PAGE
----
by Richard Gould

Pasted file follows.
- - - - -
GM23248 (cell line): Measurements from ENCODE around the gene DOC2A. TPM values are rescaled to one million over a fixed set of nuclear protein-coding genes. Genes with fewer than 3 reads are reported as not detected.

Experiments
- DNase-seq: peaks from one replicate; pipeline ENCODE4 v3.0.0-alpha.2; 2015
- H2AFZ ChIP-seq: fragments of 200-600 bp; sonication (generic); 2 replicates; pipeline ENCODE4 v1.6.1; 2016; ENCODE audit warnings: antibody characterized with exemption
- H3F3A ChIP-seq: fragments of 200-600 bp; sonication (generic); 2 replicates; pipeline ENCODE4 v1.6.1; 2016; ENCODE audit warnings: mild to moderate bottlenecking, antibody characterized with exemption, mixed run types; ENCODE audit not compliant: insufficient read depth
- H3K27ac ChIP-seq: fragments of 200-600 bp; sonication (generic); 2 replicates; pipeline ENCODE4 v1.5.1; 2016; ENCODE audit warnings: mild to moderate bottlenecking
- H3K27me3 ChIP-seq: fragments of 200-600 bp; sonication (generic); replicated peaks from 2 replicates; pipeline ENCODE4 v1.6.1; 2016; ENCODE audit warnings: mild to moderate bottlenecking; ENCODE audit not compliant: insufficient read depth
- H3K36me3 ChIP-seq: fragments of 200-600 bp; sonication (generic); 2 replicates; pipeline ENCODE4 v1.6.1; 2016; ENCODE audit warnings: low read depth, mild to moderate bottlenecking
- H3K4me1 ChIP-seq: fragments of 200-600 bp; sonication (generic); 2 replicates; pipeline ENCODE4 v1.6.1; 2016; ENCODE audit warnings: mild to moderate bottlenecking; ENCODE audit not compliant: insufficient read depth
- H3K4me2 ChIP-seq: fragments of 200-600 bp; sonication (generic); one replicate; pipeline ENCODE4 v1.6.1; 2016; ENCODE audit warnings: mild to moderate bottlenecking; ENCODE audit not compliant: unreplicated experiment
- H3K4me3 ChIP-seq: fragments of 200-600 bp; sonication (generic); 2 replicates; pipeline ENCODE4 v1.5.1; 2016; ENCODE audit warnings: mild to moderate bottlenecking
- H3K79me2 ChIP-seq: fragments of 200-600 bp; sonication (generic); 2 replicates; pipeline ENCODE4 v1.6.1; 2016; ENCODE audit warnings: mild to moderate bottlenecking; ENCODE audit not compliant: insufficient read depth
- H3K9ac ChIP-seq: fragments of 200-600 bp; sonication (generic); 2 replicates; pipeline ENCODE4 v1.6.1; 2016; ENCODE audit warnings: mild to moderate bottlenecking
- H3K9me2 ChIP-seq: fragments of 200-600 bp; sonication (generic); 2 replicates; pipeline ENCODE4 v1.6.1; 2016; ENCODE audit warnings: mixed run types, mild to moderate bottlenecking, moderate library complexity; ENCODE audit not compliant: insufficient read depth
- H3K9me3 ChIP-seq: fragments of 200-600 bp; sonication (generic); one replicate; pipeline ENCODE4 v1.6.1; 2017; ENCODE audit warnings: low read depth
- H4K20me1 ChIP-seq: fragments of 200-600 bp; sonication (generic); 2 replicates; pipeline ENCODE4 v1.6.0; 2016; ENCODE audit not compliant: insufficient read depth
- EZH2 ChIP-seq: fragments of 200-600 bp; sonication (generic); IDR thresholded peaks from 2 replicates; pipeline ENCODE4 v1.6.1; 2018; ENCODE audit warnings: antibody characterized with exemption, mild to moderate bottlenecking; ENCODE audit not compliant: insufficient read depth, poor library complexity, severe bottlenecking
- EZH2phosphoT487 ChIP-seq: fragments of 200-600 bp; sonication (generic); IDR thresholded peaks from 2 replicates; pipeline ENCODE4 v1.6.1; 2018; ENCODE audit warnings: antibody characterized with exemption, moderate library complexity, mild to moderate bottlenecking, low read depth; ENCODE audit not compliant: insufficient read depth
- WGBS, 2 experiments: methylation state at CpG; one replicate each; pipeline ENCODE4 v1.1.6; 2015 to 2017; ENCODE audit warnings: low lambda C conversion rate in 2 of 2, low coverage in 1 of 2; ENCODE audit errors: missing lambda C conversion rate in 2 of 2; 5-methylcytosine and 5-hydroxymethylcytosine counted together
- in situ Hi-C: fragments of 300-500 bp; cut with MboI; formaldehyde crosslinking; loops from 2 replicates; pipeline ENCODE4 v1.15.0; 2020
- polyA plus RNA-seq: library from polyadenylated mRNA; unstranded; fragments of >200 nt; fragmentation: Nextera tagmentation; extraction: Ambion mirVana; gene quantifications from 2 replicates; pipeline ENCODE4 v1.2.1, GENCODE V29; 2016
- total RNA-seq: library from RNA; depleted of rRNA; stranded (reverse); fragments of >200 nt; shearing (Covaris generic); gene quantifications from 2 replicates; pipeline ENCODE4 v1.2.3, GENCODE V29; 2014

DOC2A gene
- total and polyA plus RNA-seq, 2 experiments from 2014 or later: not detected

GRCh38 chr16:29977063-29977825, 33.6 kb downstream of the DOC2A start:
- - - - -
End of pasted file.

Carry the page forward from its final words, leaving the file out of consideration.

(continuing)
BOYHOOD is a major achievement, a film that rattles around your brain for weeks after seeing it, with insights and intimacies that just keep shining through the story’s deceptive commonplace. We’re with the Evans family—mother, two children and an absent father—as they’re buffeted along life’s ups and downs in small-town Texas: A move, divorce, a camping trip, first day at a new school, a ball game. But then something miraculous happens. The young children grow less young, the grownups get older, and writer-director Richard Linklater starts to reveal to us the great hidden actor on our lives, time, in all its awesome power. Shot over the course of a dozen years using the same actors—Ellar Coltrane from age 6, Lorelei Linklater, Patricia Arquette and Ethan Hawke—Boyhood follows each through the little triumphs and falterings that come with a decision, bit of blind luck, or added grain of maturity as the kids begin to arrive at their new selves. Good stuff for a coming-of-age film, but expanded here to the span of a full childhood, it becomes epic. The simple act of going to an Astros game with dad or having a new romance hit the skids, seen through the lens of those years leading up to it, is wrenching. (As Coltrane and the director’s daughter grew to young adulthood, Linklater hewed more closely to the people they’d become—the creative risk and receptivity feels like real life itself.) Three hours sail by and, like the experience of a great novel, you come away feeling the Earth’s rotation underfoot.